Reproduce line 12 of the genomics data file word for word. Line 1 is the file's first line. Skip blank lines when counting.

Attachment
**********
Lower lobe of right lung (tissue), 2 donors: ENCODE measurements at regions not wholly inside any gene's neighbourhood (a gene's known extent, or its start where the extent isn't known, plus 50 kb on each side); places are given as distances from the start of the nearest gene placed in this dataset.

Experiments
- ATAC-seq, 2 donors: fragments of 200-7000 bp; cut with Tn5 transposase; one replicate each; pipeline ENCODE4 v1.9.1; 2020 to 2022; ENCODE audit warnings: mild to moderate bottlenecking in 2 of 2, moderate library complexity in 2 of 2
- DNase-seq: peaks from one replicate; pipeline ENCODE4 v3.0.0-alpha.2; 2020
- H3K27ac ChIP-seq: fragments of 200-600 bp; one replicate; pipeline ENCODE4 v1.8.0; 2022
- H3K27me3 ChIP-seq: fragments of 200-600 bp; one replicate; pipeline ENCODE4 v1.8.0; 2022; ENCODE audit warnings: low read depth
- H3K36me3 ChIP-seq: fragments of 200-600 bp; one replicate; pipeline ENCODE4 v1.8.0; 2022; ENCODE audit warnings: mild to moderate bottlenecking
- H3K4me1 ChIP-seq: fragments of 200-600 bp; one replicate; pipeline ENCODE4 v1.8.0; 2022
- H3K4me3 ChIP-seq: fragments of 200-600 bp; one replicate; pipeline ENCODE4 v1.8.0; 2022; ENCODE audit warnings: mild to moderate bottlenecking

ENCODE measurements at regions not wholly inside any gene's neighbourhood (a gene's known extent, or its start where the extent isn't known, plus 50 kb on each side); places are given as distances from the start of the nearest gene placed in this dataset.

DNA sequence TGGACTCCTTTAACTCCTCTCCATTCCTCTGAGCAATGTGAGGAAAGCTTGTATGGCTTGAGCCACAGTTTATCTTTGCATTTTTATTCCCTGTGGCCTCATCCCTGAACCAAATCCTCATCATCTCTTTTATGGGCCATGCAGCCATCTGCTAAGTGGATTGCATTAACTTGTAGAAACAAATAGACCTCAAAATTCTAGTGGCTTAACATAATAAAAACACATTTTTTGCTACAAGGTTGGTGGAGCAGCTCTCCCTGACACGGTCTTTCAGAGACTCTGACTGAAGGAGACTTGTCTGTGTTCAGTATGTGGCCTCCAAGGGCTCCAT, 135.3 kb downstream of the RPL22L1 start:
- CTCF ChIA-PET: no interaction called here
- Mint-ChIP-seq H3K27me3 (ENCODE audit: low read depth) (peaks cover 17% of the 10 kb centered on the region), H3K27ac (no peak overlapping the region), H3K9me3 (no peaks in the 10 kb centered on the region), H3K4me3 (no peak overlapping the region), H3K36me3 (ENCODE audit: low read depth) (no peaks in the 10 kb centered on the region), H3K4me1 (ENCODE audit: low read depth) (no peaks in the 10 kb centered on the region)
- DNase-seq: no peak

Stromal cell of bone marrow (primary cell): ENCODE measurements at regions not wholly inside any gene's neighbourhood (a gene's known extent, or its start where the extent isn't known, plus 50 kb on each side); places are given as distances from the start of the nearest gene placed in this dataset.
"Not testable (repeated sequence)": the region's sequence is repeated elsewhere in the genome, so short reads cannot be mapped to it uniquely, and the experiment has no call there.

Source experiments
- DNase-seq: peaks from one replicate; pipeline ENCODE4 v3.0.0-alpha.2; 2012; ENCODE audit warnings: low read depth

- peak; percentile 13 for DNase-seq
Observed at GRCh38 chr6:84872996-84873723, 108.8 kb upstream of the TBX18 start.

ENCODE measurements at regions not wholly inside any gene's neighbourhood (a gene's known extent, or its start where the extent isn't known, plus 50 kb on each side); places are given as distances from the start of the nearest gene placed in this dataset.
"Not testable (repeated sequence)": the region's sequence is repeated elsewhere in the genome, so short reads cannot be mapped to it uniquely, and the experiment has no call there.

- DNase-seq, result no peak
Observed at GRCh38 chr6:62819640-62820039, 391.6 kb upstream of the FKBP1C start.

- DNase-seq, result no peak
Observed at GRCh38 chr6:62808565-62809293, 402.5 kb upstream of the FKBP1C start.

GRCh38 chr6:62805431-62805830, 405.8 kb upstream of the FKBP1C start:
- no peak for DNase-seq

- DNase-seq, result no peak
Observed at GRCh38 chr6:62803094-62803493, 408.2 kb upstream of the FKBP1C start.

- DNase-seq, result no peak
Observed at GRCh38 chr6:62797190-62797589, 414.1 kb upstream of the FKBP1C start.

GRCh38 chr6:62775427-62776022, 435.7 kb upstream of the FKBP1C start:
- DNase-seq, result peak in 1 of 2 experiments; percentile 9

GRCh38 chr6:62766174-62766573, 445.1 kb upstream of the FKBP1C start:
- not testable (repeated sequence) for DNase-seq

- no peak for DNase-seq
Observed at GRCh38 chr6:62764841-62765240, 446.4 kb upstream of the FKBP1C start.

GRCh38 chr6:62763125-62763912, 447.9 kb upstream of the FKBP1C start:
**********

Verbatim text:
- CTCF ChIA-PET: no interaction called here